Jonathan Meades in EssexThe Essex I have known all my adult life is grossly at odds with the Essex of popular mythology and hackneyed mediation.

The former, which is hauntingly photographed by Francis Hanly in our show The Joy of Essex, is a place of estuarine ooze, seawalls, pylons, Thames barges with sails the colour of dried blood, sail lofts, hoppers, hulks’ ribs, mussel shells, silos, tidal swell, saltings, epic skies, beached boats, causeways, marine scrap, isolated farmhouses, teetering pallet towers, marshes, ships looming over land and the ghostly vestiges of several utopias.

It is hardly surprising then that, even before it became a mecca for bling-related diseases and vertical tanning conditions, it should not have enjoyed the sort of kudos that attaches to, well, to just about any other county. With the exception of Saffron Walden and a handful of villages in its north it lacks the sine qua non of ‘true’ Englishness: it is bereft of the picturesque.

Its beauty is, on the contrary, quasi-epic; it possesses grandeur rather than intimacy; it incites awe rather than fondness; it is harshly handsome, douceness is a rare commodity; it is often astonishing, seldom pretty. Prettiness has nothing to do with beauty, especially with a beauty that is so evidently mutable because it’s dependent on tides which remake every creek every day. This is a moon-made landscape which is also a waterscape. The ambiguity is potent. To look down onto the Walton backwaters is equally to look down on the Walton backlands. Such a sense of impermanence and of susceptibility to powers beyond our control is rare in these islands.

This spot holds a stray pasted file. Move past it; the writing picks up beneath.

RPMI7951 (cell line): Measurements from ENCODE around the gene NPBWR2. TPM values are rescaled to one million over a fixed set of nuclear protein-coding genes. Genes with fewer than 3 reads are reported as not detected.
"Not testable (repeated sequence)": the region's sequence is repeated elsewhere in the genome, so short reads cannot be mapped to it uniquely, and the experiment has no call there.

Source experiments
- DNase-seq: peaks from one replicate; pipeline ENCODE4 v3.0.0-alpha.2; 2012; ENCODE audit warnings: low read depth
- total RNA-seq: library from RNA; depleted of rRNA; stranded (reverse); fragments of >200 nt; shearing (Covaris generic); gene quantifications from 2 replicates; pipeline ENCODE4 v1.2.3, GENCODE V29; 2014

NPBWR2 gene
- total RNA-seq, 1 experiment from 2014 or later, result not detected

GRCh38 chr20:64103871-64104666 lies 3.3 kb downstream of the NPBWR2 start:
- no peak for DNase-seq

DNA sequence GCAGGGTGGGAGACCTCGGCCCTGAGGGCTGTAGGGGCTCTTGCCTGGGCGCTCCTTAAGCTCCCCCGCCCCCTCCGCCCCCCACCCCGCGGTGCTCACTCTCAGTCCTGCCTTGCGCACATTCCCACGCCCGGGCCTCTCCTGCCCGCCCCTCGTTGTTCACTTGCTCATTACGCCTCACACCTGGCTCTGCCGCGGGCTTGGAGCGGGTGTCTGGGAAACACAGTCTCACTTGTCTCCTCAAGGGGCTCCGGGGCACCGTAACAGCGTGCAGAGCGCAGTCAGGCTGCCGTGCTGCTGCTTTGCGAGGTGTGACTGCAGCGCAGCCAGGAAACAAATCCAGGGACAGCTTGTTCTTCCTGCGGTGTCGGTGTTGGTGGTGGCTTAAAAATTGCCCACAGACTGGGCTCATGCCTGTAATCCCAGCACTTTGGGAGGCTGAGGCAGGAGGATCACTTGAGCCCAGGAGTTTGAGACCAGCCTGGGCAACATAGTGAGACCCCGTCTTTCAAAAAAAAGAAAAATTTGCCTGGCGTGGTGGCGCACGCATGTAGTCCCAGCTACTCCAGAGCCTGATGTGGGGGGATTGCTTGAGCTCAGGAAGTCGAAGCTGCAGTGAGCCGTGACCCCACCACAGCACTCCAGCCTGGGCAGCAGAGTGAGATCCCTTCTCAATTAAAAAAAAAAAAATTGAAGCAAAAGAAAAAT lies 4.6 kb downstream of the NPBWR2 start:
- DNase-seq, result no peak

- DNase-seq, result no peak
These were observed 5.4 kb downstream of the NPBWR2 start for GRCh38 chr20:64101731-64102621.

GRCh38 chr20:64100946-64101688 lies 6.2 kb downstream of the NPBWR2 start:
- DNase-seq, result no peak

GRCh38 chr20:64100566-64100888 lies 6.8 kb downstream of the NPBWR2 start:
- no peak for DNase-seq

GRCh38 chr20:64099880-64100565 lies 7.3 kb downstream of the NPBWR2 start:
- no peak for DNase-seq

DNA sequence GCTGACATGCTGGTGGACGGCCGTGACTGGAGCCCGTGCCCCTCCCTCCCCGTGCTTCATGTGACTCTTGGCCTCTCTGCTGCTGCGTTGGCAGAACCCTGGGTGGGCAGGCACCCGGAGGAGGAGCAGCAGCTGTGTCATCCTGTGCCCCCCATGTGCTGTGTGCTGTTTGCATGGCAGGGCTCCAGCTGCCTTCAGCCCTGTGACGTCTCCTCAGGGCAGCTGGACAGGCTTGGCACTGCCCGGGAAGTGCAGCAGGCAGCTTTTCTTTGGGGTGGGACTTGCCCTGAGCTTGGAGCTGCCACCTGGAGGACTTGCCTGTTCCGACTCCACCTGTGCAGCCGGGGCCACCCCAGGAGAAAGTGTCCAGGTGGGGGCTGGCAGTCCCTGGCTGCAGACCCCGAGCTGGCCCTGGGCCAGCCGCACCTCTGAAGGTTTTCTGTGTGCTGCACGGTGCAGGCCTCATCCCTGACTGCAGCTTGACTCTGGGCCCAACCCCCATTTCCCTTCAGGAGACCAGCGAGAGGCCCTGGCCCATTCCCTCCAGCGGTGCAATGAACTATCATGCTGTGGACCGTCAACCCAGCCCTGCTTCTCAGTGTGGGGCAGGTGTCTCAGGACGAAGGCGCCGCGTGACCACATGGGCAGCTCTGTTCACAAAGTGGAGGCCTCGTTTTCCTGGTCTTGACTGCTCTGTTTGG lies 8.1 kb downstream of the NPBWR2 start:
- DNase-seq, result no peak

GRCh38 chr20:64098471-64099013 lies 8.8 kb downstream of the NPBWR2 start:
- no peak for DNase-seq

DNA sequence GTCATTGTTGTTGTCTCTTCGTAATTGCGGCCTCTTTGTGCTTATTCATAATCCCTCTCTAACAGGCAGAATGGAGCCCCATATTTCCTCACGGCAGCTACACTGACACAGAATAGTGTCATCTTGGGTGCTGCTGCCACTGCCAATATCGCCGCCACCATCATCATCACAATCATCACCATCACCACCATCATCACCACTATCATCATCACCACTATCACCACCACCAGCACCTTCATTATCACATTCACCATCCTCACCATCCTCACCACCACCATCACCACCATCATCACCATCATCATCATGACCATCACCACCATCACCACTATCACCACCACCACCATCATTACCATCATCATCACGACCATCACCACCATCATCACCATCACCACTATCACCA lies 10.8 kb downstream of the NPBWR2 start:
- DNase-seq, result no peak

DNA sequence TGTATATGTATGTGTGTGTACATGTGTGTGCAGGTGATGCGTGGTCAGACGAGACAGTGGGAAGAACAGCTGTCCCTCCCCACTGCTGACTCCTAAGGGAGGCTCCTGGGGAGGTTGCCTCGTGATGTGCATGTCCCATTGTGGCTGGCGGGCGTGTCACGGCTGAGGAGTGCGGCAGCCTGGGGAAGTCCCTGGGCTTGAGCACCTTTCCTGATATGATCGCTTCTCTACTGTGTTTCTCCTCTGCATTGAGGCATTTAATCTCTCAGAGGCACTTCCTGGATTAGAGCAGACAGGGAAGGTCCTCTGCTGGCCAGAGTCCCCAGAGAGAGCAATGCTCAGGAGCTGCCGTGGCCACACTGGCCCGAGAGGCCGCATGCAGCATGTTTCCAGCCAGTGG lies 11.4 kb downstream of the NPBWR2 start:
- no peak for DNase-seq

The semis, the bungalows, the cars and the clothes may be just the same as elsewhere but they do not occlude Essex’s extremism, its primitivism. Elemental change is accelerated here, it’s more apparent. That change serves as an emblem of human powerlessness. No matter how dogged they are the questionably spiritual and the physically practical are both revealed to be provisional. The sea, formerly known as the German Ocean, is the enemy, the bounteous evil against which all defence is ultimately in vain. The devil apparently used to disguise himself as the sea and and would attempt to breach dykes: the frequency of the name grimsdyke derives from grimr, Norse for devil, a quick-change artiste who could appear in manifold forms.

In the early 70s, driving one Sunday morning from Maldon to Cambridge, I stopped for petrol at a rudimentary garage. From behind its wooden building there came in Indian file three gaunt men in black twill suits and moustacheless beards. A woman wearing a sort of celluloid bonnet followed them. Each carried a book. Plymouth Brethren? Peculiars? Whatever sect they adhered it was far from the social rite called Anglicanism. These were believers. Ascetics. They might have been the inventions of Flannery O’Connor or Grant Wood.

Topographical and climatic extremism obviously foment transcendentalism and religious delusion: witness the Abrahamic systems of superstition. Essex’s perviousness to sects, cults, devotional outreach, interfaith handshake hubs, to a sumptuous gamut of treats for the credulous is akin to that of a desert, a mountain top, a wilderness or, say, the Isle of Lewis, another place on the very edge which invites the sane to shed rational appreciation of the wonders of geological happenstance and meteorological caprice and get praising. Inshallah. Mercy Lord.

The Joy of Essex is on BBC 4 on 29 January at 9pm